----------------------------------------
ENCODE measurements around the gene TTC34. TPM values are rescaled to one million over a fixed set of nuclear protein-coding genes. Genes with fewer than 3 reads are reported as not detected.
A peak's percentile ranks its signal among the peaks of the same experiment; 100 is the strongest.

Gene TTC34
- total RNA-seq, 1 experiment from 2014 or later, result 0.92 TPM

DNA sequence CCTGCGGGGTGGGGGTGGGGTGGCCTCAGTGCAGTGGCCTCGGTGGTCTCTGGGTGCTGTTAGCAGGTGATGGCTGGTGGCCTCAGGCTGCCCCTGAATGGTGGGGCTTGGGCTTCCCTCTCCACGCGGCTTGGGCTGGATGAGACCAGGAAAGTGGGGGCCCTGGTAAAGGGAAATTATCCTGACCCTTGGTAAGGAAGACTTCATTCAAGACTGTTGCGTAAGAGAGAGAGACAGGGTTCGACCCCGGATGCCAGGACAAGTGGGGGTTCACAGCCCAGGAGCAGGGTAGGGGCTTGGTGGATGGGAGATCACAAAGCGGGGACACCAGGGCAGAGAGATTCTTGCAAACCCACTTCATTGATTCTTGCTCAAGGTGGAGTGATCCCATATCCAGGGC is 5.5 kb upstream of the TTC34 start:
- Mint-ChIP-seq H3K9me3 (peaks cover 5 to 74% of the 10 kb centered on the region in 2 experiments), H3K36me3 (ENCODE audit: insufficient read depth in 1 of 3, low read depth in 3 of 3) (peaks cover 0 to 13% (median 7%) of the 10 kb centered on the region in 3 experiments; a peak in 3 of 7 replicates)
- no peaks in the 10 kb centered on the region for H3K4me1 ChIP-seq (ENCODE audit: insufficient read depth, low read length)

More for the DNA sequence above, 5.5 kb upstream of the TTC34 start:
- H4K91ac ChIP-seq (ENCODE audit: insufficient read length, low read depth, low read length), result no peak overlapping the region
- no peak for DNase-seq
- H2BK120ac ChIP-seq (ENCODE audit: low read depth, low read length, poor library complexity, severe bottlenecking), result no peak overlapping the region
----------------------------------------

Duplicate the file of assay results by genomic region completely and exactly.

ENCODE measurements around the gene TTC34. TPM values are rescaled to one million over a fixed set of nuclear protein-coding genes. Genes with fewer than 3 reads are reported as not detected.
A peak's percentile ranks its signal among the peaks of the same experiment; 100 is the strongest.

Gene TTC34
- total RNA-seq, 1 experiment from 2014 or later, result 0.92 TPM

DNA sequence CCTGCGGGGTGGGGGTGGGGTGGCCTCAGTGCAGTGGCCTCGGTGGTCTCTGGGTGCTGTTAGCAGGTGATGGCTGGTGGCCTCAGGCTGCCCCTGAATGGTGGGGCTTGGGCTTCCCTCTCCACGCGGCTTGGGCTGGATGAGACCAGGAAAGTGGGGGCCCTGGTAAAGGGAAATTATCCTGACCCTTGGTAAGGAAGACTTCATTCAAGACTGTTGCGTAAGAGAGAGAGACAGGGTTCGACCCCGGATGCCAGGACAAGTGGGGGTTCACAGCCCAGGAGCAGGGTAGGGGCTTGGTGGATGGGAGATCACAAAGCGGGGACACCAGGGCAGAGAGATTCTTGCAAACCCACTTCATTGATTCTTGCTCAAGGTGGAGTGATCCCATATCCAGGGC is 5.5 kb upstream of the TTC34 start:
- Mint-ChIP-seq H3K9me3 (peaks cover 5 to 74% of the 10 kb centered on the region in 2 experiments), H3K36me3 (ENCODE audit: insufficient read depth in 1 of 3, low read depth in 3 of 3) (peaks cover 0 to 13% (median 7%) of the 10 kb centered on the region in 3 experiments; a peak in 3 of 7 replicates)
- no peaks in the 10 kb centered on the region for H3K4me1 ChIP-seq (ENCODE audit: insufficient read depth, low read length)

More for the DNA sequence above, 5.5 kb upstream of the TTC34 start:
- H4K91ac ChIP-seq (ENCODE audit: insufficient read length, low read depth, low read length), result no peak overlapping the region
- no peak for DNase-seq
- H2BK120ac ChIP-seq (ENCODE audit: low read depth, low read length, poor library complexity, severe bottlenecking), result no peak overlapping the region